The third area that I find particularly relevant for contestants (especially in men’s contests) is women’s leather history. I’ve always felt strongly about women’s history in our community, but it wasn’t until I witnessed the work of Lamalani (IMSL 2009) and Jeffrey (IML 2009) during their title year. They combined forces to bring the men’s and women’s community together in a way that has never happened before, and the results of that work have been amazing. With that said, their title years are over – it is on the shoulders of incoming titleholders to carry on that work year after year. In any socio-cultural divide, progress and connection requires members of both groups to step out and stand together, and that’s what they did. So when I look at potential titleholders, my bar is set a bit higher than it was before I saw their work.
This weekend at the contest I asked the contestants if they knew who Cynthia Slater was. I know that was kinda out of left field for them, but I figured if any of them had done research on what I might ask, they surely would have heard that I am passionate about leather women (in more ways than one, wink wink). Honestly, I would have been pleasantly surprised if I had gotten an accurate answer — they were stumped, as were some of the other judges in the room. That’s okay in and of itself – I can’t imagine anyone could have predicted what name I would pull out, but the point I was trying to make was that understanding the contributions women have made to this community is more important than knowing the names of women. It is not enough for you to tell me who the first IMSL was, or who the current IMSL is – can you tell me what they’ve done? Because if you will take the time to learn about that, you may find that the culture and community you call home has been shaped and cultivated so much by the brave and powerful women who’ve been a part of it since the beginning.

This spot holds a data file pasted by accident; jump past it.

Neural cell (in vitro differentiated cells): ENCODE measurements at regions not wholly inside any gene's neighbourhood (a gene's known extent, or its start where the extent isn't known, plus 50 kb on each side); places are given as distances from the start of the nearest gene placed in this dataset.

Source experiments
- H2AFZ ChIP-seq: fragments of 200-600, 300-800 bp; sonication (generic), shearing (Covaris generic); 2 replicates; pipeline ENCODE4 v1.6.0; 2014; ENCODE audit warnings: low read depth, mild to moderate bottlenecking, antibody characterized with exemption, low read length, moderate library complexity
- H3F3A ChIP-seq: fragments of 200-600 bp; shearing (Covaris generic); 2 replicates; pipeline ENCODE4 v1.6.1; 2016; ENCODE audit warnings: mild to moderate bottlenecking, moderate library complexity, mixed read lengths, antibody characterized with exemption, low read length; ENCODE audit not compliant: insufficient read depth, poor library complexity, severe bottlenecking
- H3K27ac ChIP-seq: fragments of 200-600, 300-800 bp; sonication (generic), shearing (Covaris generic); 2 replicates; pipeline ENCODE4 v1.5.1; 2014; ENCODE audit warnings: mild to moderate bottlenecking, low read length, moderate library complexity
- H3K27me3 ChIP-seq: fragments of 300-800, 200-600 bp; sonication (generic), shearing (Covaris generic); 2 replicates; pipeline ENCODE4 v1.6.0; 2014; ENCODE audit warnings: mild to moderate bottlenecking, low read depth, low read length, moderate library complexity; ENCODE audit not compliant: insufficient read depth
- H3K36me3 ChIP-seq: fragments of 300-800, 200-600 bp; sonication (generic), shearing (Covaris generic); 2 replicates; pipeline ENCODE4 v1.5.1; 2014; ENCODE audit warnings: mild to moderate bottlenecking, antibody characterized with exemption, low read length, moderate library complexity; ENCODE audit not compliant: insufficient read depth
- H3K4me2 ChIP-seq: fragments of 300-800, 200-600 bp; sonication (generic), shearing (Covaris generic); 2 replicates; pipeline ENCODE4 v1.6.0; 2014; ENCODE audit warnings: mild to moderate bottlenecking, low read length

Start with Cynthia Slater. The short answer is that she co-founded the Society of Janus, which was one of the first organized BDSM groups in America. She’s also one of the first women to be invited into gay men’s play spaces such as the Catacombs, making her a trailblazer in community unity (<—see that? can’t have community without unity). But she did a lot more. A whole lot more. Go read about her.
Yes, Judy Tallwing-McCarthy was the first IMSL. But what did she do? I promise she didn’t get that title and then go home and eat bonbons. In fact, she’s been a mover and a shaker ever since – go learn about her. Do you know about Samois and the work they did to keep pornography legal (yep, even gay men’s porn!)? Do you know who the Blood Sisters were? I could go on and on…
As long as there has been an organized and autonomous leather community, women have been involved; in fact, women are a major reason why the leather community is as strong and vibrant as it is now. That’s why I ask those questions and that’s why I think any man who holds a title should be able to talk about it.
So, if you’re gonna ask me to judge, that’s what I’m going to look for: dialogue about diversity, education, and leather history. All leather history, not just men’s. And if you’re gonna compete, please know who Cynthia Slater was. Please?